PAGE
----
Anti-Japan riots spread in China. The Chinese are not satisfied with the attempts of Japan to become a permanent member of the U.N. security council (this bid is supported by the U.S. while China not only opposes it, but probably wants India to become a permanent member), and with the new Japanese history textbooks that seem to downplay the evils of the Japanese aggressions against its Asian neighbors.
For example, the textbooks in the past used to talk about the "comfort women" i.e. the employees of the military brothels (a part of the Japanese war policy at that time). Most of them were Japanese, but some of them were Korean or Chinese. Most of the new textbooks fail to mention the "comfort women" and other war topics. These textbooks may be viewed as a victory of the Japanese nationalist groups that have fought against the "masochist" education that was undermining the national identity.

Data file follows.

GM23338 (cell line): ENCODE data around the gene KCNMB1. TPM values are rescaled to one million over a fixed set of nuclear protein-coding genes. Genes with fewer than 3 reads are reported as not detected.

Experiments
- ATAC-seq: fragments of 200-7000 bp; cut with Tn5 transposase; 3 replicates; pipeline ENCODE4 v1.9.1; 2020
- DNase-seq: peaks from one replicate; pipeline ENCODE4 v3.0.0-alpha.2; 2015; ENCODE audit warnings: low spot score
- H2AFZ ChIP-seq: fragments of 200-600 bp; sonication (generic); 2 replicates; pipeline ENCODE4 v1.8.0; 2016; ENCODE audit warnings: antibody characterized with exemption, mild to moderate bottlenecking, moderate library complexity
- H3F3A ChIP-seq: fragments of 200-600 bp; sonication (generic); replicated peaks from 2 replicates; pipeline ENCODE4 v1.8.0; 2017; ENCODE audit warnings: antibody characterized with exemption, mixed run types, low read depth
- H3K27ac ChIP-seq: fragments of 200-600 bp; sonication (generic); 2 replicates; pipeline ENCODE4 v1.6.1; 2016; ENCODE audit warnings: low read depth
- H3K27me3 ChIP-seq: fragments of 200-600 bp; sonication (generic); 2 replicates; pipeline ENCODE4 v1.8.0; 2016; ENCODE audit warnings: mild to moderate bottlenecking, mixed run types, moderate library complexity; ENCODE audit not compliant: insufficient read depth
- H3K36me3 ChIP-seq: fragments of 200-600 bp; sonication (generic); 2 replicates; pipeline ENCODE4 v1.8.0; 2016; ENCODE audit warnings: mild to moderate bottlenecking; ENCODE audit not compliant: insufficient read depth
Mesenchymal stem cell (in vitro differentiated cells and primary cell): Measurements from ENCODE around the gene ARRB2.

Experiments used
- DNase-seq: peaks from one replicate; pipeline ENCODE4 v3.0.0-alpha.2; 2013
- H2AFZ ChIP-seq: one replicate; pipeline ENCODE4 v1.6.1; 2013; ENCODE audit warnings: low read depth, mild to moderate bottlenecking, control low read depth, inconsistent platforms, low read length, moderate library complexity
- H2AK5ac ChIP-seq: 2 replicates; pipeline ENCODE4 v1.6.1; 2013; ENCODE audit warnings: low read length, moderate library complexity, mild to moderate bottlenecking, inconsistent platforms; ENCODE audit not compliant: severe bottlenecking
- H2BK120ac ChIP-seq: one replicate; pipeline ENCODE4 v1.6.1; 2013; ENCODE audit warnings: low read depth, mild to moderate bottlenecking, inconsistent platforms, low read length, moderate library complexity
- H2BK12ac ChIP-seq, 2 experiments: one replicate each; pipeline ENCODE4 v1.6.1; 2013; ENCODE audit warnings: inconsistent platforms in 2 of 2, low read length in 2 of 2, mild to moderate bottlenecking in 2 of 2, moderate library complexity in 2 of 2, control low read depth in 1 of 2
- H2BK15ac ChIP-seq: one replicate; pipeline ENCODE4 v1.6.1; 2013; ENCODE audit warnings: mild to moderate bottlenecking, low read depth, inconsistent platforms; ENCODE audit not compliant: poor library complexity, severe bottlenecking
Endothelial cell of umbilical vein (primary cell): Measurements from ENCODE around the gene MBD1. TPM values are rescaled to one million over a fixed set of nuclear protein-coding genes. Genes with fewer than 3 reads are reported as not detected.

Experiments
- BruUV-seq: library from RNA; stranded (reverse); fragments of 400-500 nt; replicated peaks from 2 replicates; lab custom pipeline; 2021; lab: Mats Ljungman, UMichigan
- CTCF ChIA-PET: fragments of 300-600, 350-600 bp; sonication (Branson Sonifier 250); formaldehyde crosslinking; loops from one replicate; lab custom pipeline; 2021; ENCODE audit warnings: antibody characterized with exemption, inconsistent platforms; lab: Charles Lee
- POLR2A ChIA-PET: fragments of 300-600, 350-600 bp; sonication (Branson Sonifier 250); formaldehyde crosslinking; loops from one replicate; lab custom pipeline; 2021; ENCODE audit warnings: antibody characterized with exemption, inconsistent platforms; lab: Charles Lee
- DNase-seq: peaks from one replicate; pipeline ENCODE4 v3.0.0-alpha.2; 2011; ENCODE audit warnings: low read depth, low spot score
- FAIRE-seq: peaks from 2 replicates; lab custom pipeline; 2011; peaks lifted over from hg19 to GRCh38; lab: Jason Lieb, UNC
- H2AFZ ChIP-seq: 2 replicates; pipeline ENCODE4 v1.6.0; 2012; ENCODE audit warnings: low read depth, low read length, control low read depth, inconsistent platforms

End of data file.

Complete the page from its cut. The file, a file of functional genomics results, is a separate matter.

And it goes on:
In Shanghai, 20,000 protesters attacked cars and restaurants that had something to do with Japan. There were also 10,000 protesters doing similar things in Hangzhou where Andy Strominger, his family, and his collaborators are having a great time. Let's pray - or do a rational equivalent of it if there is one - that the situation won't become dangerous for them. Japan demands an official apology from China - a country that apparently failed to prevent the violence; China seems to blame Japan's "wrong attitude" for these protests.
Shing-Tung Yau was explaining us that the current education system in Japan is very nationalistic. But there are many statements one cannot be certain about. I would recommend both nations to think about the present and the future - which means to tollerate different interpretations of history as long as these interpretations don't influence the present and the future. Well, this is definitely not a universal recipe for peace and friendship - China wants to become the Asian number one instead of its rival, Japan - but given the fact that the co-operation and trade is important for both countries, the future is probably a better guide than the past.
Finally, representative Chinese and Japanese newspapers: